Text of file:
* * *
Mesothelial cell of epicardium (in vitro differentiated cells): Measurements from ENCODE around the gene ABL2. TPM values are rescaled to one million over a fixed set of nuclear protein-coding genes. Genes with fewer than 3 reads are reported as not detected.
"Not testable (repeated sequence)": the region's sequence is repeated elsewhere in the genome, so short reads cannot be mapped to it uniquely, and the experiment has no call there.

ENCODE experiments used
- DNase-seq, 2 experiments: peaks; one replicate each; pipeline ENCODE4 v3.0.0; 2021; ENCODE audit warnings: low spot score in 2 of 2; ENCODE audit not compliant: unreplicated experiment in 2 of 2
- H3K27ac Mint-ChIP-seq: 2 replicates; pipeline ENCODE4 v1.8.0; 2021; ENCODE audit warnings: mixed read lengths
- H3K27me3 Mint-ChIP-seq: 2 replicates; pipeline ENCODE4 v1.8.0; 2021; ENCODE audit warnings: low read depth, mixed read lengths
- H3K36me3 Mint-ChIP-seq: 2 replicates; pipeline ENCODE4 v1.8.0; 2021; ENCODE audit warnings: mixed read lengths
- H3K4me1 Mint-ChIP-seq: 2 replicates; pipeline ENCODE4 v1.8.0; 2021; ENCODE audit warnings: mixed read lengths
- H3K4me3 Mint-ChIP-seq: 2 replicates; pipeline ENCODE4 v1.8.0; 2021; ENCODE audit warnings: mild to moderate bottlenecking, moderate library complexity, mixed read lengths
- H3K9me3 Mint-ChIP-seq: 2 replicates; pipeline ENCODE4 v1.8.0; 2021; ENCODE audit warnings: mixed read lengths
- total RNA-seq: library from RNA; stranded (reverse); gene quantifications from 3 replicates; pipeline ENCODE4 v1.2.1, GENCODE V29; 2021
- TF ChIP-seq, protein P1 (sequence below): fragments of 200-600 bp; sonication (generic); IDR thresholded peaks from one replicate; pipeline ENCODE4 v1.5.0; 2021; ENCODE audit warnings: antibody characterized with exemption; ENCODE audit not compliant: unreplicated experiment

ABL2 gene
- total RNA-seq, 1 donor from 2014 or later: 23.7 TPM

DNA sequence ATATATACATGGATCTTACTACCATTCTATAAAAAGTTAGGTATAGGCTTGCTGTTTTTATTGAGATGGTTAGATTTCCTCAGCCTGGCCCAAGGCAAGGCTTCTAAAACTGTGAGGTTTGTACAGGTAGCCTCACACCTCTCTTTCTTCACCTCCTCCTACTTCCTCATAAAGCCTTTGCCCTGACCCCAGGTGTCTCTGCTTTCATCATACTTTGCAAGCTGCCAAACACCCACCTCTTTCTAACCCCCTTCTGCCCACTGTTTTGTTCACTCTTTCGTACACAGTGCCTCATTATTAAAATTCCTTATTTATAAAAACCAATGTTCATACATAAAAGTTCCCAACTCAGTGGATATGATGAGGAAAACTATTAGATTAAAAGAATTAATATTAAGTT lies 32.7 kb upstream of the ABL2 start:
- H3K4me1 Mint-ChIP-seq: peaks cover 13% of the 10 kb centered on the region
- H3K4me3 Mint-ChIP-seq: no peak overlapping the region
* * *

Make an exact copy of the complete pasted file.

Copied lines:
Mesothelial cell of epicardium (in vitro differentiated cells): Measurements from ENCODE around the gene ABL2. TPM values are rescaled to one million over a fixed set of nuclear protein-coding genes. Genes with fewer than 3 reads are reported as not detected.
"Not testable (repeated sequence)": the region's sequence is repeated elsewhere in the genome, so short reads cannot be mapped to it uniquely, and the experiment has no call there.

ENCODE experiments used
- DNase-seq, 2 experiments: peaks; one replicate each; pipeline ENCODE4 v3.0.0; 2021; ENCODE audit warnings: low spot score in 2 of 2; ENCODE audit not compliant: unreplicated experiment in 2 of 2
- H3K27ac Mint-ChIP-seq: 2 replicates; pipeline ENCODE4 v1.8.0; 2021; ENCODE audit warnings: mixed read lengths
- H3K27me3 Mint-ChIP-seq: 2 replicates; pipeline ENCODE4 v1.8.0; 2021; ENCODE audit warnings: low read depth, mixed read lengths
- H3K36me3 Mint-ChIP-seq: 2 replicates; pipeline ENCODE4 v1.8.0; 2021; ENCODE audit warnings: mixed read lengths
- H3K4me1 Mint-ChIP-seq: 2 replicates; pipeline ENCODE4 v1.8.0; 2021; ENCODE audit warnings: mixed read lengths
- H3K4me3 Mint-ChIP-seq: 2 replicates; pipeline ENCODE4 v1.8.0; 2021; ENCODE audit warnings: mild to moderate bottlenecking, moderate library complexity, mixed read lengths
- H3K9me3 Mint-ChIP-seq: 2 replicates; pipeline ENCODE4 v1.8.0; 2021; ENCODE audit warnings: mixed read lengths
- total RNA-seq: library from RNA; stranded (reverse); gene quantifications from 3 replicates; pipeline ENCODE4 v1.2.1, GENCODE V29; 2021
- TF ChIP-seq, protein P1 (sequence below): fragments of 200-600 bp; sonication (generic); IDR thresholded peaks from one replicate; pipeline ENCODE4 v1.5.0; 2021; ENCODE audit warnings: antibody characterized with exemption; ENCODE audit not compliant: unreplicated experiment

ABL2 gene
- total RNA-seq, 1 donor from 2014 or later: 23.7 TPM

DNA sequence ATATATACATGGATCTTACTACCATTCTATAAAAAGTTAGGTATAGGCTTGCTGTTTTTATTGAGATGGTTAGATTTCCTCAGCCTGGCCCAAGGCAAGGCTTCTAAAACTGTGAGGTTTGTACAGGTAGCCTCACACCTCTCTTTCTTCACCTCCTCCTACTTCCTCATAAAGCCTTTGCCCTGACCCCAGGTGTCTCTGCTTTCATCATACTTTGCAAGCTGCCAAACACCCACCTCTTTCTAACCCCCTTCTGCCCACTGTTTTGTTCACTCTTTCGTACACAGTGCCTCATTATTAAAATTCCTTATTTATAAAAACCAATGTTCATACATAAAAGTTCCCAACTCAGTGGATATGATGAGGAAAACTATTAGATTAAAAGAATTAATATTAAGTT lies 32.7 kb upstream of the ABL2 start:
- H3K4me1 Mint-ChIP-seq: peaks cover 13% of the 10 kb centered on the region
- H3K4me3 Mint-ChIP-seq: no peak overlapping the region